An official from the Andhra Pradesh government said that the Indian Institute of Management-Ahmedabad (IIM-A) has been roped in by the Government of Andhra Pradesh to curb corruption in the state administration.
“The institute would study the structural issues in the government departments in relation to corruption and come out with measures to tackle them,” the official said.
The focus will be mainly on the government departments which have earned high notoriety for corruption. Departments like revenue, police, municipal administration and registration are the new synonyms of corruption.
"The IIM-A would help us identify the structural issues in mandal revenue offices, registration offices, town- planning wing in civic bodies and also the police that are leading to corruption. Based on the inputs, the government will initiate corrective action to eliminate corruption," the official said.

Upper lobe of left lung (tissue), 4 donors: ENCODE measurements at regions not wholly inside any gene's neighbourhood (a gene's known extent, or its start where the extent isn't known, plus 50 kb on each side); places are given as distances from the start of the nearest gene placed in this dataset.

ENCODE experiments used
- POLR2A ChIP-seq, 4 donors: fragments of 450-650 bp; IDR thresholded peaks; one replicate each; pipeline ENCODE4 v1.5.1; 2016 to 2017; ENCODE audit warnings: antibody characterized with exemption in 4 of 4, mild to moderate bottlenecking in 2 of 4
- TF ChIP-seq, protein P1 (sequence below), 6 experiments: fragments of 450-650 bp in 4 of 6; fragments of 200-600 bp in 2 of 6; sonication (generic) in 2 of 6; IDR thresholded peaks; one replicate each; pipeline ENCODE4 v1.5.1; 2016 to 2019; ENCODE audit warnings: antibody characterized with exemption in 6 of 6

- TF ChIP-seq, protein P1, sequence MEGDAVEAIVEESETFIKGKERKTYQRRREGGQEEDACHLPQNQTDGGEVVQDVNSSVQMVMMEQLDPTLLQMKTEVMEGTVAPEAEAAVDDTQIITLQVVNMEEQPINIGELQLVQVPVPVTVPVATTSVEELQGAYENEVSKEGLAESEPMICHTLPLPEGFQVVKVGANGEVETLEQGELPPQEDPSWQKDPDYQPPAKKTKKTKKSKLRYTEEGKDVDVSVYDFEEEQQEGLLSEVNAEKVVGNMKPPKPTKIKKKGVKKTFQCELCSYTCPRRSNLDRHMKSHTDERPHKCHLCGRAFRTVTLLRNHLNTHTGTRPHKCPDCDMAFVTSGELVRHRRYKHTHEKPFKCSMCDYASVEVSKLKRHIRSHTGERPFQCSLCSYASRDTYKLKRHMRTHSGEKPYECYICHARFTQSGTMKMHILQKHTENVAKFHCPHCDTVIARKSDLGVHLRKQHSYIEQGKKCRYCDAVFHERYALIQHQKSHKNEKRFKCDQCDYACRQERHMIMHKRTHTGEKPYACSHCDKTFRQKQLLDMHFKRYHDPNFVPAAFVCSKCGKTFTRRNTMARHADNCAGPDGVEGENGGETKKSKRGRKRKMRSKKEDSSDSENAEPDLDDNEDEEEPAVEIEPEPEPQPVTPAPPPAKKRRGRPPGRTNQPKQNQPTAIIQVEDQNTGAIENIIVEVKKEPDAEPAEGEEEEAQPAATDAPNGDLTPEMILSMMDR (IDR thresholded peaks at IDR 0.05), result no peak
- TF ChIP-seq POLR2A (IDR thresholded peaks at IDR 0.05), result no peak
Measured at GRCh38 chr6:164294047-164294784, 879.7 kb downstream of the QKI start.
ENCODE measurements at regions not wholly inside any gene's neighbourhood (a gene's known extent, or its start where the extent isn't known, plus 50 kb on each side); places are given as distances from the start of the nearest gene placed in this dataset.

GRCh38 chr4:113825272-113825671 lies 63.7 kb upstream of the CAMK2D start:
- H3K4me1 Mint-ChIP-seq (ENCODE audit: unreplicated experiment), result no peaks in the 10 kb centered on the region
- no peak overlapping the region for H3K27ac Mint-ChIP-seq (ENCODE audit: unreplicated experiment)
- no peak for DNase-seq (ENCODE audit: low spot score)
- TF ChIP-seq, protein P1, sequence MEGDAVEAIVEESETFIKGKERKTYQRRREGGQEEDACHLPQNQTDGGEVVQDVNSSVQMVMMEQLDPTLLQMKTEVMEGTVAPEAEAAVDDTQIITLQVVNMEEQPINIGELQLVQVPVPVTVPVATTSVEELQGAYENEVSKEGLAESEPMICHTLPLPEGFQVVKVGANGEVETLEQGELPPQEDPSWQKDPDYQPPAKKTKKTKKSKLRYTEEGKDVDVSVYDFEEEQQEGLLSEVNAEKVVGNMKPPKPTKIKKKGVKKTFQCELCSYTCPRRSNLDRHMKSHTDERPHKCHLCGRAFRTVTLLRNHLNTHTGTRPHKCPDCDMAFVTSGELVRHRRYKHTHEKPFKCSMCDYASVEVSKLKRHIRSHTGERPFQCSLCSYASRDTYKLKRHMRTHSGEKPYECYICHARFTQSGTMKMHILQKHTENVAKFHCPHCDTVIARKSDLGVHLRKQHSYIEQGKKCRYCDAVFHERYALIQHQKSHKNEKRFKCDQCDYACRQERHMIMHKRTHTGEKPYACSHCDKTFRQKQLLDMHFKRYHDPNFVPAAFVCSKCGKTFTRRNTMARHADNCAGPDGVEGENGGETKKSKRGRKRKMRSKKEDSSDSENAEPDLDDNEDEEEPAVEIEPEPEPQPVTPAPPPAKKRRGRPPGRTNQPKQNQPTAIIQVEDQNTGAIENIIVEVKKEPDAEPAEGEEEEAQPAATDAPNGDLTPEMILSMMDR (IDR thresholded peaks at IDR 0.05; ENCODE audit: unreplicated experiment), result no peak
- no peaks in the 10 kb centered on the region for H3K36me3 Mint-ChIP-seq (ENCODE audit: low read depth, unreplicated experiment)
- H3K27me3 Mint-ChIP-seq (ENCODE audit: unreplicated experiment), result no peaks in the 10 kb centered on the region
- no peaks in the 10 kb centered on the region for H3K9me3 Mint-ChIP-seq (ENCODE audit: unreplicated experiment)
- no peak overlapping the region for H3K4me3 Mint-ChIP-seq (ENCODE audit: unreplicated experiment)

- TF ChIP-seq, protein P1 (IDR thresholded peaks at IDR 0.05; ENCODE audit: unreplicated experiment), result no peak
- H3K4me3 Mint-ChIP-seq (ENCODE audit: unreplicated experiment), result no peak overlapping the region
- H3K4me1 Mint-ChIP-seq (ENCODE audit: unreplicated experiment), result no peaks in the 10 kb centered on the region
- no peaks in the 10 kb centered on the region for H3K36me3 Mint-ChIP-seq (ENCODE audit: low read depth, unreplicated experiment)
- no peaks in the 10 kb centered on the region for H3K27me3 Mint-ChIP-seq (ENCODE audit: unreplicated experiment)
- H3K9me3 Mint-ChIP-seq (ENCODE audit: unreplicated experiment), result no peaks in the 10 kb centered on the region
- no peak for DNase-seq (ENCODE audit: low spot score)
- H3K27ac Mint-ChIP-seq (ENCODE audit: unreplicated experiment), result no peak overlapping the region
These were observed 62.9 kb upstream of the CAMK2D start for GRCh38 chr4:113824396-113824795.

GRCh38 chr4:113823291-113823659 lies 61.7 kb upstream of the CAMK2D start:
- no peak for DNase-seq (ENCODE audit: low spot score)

Chief Minister Y S Jagan Mohan Reddy said that the fight against corruption should be taken aggressively. He also said that the AP anti-corruption bureau will be deployed in full power to stem out corruption at all levels in the state.
The officials further added that engaging a prestigious institution like IIM-A in the task only denotes the seriousness of the government in eliminating corruption.
"Sanction for prosecution (of a corrupt official) is a major concern. In many a case, action against corrupt officials is dropped due to lack of sanction for prosecution (by the higher authorities),” a high-ranking IPS officer, who worked in the ACB, said.
"In IPC cases like rape or murder, you don't require any special sanction for prosecution. This should apply to the Prevention of Corruption Act as well," he added.
As the IIM-A team works on these aspects, the government will work on the other related issues such as reducing citizen-official interface in government offices, using information technology-based systems, curtailing discretionary power and arbitrariness of bureaucrats and publishing the names of the corrupt on public websites.
"Such measures will help curb graft but a drastic measure like making the risk of corruption much higher than instant gratification holds the key, the senior bureaucrat said.